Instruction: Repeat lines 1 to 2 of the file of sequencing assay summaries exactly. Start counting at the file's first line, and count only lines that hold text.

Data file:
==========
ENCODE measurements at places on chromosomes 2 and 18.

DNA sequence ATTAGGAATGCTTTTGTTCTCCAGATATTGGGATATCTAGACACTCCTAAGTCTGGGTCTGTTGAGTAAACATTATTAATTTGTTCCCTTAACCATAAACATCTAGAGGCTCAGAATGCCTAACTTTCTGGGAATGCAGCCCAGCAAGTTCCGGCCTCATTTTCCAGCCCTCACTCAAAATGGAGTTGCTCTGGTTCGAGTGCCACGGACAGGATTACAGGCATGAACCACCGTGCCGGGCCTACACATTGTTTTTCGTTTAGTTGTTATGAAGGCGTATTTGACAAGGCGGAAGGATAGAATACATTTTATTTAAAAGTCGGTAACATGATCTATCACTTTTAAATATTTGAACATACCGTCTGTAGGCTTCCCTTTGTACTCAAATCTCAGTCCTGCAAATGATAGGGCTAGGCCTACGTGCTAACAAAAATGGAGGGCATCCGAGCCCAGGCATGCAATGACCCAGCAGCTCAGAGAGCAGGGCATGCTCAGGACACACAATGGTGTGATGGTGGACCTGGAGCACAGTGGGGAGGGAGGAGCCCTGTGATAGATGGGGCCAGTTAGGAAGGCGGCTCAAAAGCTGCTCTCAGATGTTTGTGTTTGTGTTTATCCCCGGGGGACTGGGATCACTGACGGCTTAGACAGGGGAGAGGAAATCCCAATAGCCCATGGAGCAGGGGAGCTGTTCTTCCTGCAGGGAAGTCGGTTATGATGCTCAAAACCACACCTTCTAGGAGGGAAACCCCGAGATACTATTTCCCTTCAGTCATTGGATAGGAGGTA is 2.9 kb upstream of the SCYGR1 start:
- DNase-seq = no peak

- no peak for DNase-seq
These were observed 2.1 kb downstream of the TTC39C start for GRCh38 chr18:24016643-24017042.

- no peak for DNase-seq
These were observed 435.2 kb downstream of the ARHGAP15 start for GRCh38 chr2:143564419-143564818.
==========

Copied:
ENCODE measurements at places on chromosomes 2 and 18.

DNA sequence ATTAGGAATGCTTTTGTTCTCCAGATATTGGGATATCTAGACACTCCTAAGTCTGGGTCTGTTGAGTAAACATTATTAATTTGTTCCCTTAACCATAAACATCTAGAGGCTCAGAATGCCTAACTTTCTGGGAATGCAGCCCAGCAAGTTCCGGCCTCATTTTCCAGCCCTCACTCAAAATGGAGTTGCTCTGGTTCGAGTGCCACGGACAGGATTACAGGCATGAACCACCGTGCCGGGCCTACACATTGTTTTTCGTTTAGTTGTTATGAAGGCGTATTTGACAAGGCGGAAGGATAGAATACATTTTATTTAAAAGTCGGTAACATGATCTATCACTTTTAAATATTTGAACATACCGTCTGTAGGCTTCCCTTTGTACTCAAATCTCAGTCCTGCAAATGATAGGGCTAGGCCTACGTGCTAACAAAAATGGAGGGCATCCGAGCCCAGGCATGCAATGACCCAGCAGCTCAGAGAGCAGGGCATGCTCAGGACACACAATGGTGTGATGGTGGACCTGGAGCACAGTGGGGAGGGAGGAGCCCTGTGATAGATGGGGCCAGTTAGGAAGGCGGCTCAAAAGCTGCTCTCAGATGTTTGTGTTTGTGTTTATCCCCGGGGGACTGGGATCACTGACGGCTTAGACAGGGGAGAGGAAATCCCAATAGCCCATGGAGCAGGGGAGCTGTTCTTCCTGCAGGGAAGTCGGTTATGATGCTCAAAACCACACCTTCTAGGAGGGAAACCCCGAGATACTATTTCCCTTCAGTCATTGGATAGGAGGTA is 2.9 kb upstream of the SCYGR1 start: